The play written and performed by the students at GHS didn’t make it to regionals, so Sacrey is glad that his students are still able to get involved, emceeing the festival and running the show behind the scenes. They’ve already spent some time preparing things backstage, but the real work won’t start until regionals begin next week.
“We’ve had just about every local theatre person you can imagine agree to run a workshop for the kids or to adjudicate the festival, so I just really appreciate the whole community coming together to support the endeavour,” Sacrey said. “It’s been a good feeling to have that unfold for us.”
The eight productions are coming from St. Peter’s Catholic Secondary School in Barrie, Collingwood Collegiate Institute, Stratford District Secondary School, St. Michael’s Catholic Secondary School in Stratford, Nottawasaga Pines Secondary School in Angus, Centre Wellington District High School in Fergus, Nelson High School in Burlington and Burlington Central High School.
Sacrey wants to thank the Opera House staff for all their work in bringing the festival to town as well as the local businesses that have offered deals to help students and their families stay for the entire event. Between the volunteer hours and the beauty of the Opera House itself, he doesn’t think the kids from other areas know what a treat they’re in for.
“We’ve had some businesses give coupons for festival participants,” Sacrey said. “We’re going to do a sort of Gravenhurst Amazing Race, so we’re just excited to show off our town, especially to show off our Opera House, which is just a fantastic, phenomenal theatre space.”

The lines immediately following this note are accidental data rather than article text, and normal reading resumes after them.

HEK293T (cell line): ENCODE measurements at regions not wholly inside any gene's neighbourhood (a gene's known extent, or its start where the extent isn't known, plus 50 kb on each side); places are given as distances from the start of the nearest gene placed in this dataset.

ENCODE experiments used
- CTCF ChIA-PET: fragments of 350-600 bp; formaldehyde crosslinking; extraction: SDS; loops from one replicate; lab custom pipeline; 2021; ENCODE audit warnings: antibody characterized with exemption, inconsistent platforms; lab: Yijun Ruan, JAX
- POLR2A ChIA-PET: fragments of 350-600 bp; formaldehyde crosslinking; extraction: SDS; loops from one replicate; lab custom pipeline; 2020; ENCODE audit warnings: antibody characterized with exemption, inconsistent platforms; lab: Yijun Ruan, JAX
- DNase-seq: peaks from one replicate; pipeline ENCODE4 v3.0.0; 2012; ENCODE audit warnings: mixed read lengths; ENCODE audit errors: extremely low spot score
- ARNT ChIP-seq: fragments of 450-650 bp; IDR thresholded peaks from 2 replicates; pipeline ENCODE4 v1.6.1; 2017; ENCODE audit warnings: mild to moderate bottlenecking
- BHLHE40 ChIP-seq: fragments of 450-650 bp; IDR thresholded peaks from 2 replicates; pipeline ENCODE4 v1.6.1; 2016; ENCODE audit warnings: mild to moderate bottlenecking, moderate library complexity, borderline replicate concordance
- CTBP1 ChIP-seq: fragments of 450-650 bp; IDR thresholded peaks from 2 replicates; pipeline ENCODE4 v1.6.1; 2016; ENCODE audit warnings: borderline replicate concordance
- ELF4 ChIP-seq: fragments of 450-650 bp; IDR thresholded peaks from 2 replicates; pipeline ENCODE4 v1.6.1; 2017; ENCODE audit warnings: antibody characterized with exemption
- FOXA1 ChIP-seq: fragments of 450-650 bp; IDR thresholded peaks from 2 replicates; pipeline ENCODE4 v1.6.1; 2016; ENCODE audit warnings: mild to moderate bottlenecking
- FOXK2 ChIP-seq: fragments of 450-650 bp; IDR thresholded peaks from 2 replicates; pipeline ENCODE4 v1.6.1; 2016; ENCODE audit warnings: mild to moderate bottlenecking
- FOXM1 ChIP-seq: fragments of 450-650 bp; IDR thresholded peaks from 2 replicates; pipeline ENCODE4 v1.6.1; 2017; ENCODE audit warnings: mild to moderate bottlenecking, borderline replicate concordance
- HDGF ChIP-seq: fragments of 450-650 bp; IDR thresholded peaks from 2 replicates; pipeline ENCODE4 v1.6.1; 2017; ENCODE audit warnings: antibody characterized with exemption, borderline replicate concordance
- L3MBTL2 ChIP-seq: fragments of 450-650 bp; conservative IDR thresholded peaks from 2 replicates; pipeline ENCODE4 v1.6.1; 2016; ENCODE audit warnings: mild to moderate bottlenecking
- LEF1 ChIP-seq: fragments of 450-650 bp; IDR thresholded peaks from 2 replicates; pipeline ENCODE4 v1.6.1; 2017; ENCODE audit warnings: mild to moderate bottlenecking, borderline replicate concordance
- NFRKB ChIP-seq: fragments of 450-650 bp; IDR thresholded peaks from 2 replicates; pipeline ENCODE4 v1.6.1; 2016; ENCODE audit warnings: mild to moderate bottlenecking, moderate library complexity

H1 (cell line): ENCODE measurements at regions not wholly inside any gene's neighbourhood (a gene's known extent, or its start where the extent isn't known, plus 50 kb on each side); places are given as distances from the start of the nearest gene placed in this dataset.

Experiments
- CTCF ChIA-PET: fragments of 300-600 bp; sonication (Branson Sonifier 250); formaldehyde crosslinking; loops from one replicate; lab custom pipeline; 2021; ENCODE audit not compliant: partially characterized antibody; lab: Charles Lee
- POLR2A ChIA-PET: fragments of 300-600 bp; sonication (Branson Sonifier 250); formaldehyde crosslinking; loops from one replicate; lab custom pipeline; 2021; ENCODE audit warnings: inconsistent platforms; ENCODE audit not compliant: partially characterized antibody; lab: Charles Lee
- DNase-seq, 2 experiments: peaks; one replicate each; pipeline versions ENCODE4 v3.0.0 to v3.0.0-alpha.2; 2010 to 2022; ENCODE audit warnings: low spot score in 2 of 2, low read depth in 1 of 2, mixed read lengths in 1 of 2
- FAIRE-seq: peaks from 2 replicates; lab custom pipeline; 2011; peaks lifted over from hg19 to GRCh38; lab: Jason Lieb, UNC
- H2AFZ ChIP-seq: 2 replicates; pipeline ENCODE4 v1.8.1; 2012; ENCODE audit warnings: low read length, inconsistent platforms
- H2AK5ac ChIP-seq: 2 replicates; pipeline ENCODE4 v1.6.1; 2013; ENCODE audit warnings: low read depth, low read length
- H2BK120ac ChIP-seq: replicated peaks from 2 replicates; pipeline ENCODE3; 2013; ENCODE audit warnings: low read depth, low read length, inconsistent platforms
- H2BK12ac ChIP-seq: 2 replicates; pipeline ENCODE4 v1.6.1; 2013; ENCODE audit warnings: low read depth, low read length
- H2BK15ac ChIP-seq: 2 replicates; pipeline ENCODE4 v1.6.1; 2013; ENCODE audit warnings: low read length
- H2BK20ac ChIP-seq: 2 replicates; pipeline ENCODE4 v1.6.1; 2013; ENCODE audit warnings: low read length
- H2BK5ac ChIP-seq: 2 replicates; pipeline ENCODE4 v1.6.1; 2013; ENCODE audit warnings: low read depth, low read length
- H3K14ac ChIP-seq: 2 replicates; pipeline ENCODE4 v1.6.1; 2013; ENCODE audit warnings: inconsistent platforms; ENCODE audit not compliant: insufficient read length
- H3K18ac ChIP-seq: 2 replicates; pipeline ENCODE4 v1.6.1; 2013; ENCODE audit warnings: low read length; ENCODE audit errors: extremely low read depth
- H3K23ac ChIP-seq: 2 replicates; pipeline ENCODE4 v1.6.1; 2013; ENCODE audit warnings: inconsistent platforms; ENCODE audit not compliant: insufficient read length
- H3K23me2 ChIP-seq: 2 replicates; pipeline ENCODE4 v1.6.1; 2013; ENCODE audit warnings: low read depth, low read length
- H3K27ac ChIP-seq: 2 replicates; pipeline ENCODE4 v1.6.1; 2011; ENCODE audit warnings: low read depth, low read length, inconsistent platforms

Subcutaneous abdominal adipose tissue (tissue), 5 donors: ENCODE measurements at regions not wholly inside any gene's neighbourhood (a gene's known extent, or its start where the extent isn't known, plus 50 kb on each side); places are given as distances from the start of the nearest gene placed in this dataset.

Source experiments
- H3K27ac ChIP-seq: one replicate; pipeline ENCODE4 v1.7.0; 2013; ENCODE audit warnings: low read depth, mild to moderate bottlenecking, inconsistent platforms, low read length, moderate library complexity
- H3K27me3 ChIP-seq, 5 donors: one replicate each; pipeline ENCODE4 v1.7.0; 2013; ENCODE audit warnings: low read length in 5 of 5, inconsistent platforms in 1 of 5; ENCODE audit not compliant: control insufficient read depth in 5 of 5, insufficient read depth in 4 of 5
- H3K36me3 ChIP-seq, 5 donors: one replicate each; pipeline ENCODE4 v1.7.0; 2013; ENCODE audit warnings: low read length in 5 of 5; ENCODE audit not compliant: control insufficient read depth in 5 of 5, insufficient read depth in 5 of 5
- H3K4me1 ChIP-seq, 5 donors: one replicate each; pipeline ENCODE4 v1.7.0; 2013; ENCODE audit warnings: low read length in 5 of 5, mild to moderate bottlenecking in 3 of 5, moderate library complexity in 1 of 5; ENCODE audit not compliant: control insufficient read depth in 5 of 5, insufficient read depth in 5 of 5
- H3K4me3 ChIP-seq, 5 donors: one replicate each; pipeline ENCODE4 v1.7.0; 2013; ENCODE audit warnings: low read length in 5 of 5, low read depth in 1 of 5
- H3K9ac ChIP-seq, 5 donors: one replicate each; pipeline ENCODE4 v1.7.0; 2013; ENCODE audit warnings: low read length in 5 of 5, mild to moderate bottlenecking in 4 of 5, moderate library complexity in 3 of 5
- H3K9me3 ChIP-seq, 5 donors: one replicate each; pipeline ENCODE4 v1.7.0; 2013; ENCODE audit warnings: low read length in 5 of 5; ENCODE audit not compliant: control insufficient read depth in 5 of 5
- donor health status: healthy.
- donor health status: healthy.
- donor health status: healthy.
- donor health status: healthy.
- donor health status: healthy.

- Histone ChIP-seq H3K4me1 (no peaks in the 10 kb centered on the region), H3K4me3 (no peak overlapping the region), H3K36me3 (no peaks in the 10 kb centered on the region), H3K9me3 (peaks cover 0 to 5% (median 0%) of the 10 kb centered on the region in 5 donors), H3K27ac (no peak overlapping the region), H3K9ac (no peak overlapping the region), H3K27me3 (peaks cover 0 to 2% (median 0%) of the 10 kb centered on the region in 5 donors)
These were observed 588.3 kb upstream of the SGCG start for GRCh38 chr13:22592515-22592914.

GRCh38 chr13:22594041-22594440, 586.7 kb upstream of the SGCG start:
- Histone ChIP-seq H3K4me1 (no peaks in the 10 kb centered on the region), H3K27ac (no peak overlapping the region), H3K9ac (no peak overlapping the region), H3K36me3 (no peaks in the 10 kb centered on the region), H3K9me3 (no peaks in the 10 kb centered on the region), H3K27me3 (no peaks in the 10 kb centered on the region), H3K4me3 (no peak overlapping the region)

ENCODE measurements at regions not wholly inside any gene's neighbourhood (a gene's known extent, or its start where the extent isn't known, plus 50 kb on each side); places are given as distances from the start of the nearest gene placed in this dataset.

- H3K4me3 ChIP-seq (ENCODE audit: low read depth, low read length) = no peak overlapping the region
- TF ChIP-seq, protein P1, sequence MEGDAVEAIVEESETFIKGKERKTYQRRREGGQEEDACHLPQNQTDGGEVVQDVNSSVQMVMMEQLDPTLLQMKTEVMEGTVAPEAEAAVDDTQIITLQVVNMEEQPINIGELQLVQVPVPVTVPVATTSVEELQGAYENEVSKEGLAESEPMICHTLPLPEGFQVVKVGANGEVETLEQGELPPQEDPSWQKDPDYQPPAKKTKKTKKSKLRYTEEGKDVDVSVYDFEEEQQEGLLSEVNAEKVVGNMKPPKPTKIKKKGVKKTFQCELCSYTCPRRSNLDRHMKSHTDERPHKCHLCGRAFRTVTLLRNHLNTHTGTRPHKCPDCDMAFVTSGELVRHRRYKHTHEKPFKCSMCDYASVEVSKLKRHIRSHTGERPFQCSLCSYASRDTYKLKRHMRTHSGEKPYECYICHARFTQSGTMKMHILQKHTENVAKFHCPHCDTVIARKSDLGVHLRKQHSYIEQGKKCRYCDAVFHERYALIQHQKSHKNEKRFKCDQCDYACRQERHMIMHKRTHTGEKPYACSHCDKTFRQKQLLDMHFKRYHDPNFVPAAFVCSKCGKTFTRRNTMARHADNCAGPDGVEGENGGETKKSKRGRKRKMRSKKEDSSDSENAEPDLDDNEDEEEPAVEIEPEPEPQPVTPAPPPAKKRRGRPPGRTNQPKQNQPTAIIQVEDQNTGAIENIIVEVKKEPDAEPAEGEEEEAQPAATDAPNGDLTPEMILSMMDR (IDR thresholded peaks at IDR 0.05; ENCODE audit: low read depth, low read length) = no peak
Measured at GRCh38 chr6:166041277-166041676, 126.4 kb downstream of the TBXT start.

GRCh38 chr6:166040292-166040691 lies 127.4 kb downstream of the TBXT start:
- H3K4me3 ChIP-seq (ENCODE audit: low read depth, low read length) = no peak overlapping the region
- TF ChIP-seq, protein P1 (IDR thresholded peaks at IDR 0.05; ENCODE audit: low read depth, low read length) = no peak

Most festival entries are written and directed by students, and the content can vary greatly from one show to the next. The students at GHS wrote a goofy comedy about friends banding together at the end of the world, Sacrey said, which was followed by an artistic movement piece with no dialogue and a serious documentary-style entry at the district competition.
The festival allows students to express their voices in such wonderfully different ways that it’s easy to forget it’s a competition, Sacrey said. The judges may choose who moves on in the festival, but there’s a genuine celebration of each piece.
Sacrey encourages locals to attend the festival because there aren’t always opportunities to hear from the next generation. At $5 a ticket, it’s a quick and cost-effective way to hear what today’s high school students are thinking about.
“I typically try to take in most nights of the festival, even when it’s not in Gravenhurst, and you just see a real variety of stuff,” he said. “It’ll make you laugh, it’ll make you think, it’ll make you really excited about what the kids are up to.”
For more information on the Western Regionals of DramaFest, visit the Town of Gravenhurst’s website.